Los Angeles police shot and killed two men in unrelated incidents over the weekend, the first fatal shootings by LAPD officers this year, according to officials.
In one episode, officers shot and killed a man who was carrying a pellet gun in the Hollywood Hills neighborhood, authorities said. In the other, they shot and killed a man armed with a knife in North Hills, police said.
The first shooting unfolded at about 2:15 p.m. Saturday, when a resident reported a burglary at his home in the 1800 block of Courtney Terrace, police said.
Officers from the LAPD’s Hollywood Division responded and set up a perimeter in the area to look for the suspect, LAPD Det. Meghan Aguilar said. About an hour and a half later, she said, a police helicopter spotted “some movement” within that perimeter and the suspect emerged on Nichols Canyon Road.
Two officers stationed nearby to monitor the perimeter were involved in the deadly encounter, Aguilar said.
LAPD Chief Charlie Beck said Tuesday that the man pointed what appeared to be a blue steel pistol at the officers, prompting them to open fire. Investigators later determined the pistol was in fact a pellet gun, Beck said.
Coroner’s officials have identified the man as Alfred Longoria, a 34-year-old West Hollywood resident.
Just over 24 hours later, the second deadly shooting occurred in the city’s North Hills neighborhood.
Officers with the LAPD’s Mission and West Valley divisions went to the 8800 block of Norwich Avenue about 5:10 p.m. Sunday after someone reported a man with a knife, police said.
When officers arrived, Beck said, the man confronted the officers and approached them with a hunting knife. The officers tried to subdue the man with a Taser, the chief said, but it “wasn’t completely effective.”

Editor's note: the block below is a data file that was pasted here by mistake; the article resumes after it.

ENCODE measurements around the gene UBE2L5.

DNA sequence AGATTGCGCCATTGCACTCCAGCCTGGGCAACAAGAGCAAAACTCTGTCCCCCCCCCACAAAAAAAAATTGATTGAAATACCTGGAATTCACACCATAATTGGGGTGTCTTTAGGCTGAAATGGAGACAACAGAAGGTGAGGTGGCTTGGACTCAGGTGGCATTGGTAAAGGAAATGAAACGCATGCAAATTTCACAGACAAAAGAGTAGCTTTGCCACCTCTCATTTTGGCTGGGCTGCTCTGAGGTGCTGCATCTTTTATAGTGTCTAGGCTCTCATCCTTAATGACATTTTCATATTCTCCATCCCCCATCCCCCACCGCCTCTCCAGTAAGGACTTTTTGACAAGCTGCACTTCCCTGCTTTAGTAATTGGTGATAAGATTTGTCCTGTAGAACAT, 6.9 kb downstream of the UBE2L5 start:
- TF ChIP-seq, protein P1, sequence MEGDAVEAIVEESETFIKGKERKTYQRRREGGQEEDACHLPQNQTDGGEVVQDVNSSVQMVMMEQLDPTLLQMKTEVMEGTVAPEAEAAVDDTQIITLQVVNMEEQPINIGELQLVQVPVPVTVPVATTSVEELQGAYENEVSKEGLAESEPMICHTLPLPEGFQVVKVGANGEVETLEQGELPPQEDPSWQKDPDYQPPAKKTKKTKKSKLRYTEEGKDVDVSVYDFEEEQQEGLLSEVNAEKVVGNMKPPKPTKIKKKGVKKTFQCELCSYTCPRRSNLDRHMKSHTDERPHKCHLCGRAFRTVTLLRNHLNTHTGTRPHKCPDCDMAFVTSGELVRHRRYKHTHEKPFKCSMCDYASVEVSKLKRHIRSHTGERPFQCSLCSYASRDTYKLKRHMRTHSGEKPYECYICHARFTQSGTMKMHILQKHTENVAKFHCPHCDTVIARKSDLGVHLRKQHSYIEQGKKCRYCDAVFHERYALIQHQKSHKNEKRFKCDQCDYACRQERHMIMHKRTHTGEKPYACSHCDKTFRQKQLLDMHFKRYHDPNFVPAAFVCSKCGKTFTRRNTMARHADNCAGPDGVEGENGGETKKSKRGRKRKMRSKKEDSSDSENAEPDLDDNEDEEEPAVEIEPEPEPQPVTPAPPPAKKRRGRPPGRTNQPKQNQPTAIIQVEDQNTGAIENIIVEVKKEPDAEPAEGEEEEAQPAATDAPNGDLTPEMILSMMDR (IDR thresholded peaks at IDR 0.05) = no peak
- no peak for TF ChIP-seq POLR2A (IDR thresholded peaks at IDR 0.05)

The man continued to approach the officers, who then opened fire, Beck said.
The man’s name has not yet been released by coroner’s officials, pending notification of his relatives.
Officers from the West Valley Division -- who don’t yet have LAPD-issued body cameras -- were involved in the shooting, Aguilar said. But, she said, investigators will check to see if cameras worn by the Mission Division officers who were also at the scene captured the deadly encounter.
No officers were injured in either shooting. Both shootings will be reviewed by the district attorney’s office, Police Commission and its inspector general.
On Tuesday, Beck called the shootings “very sad incidents,” but emphasized that they were “entirely unrelated.” In both, he said, officers were responding to calls for help.
“When they got there, they encountered violent individuals that would not submit to arrest,” he said. “Police officers are forced to react many times to situations that are not of their own making -- that appeared to be the case in these instances.”
Los Angeles police officers have shot three people this year, including a man suspected in a monthlong series of crimes who was critically wounded. On-duty officers shot 36 people in 2015; 21 of whom were killed.
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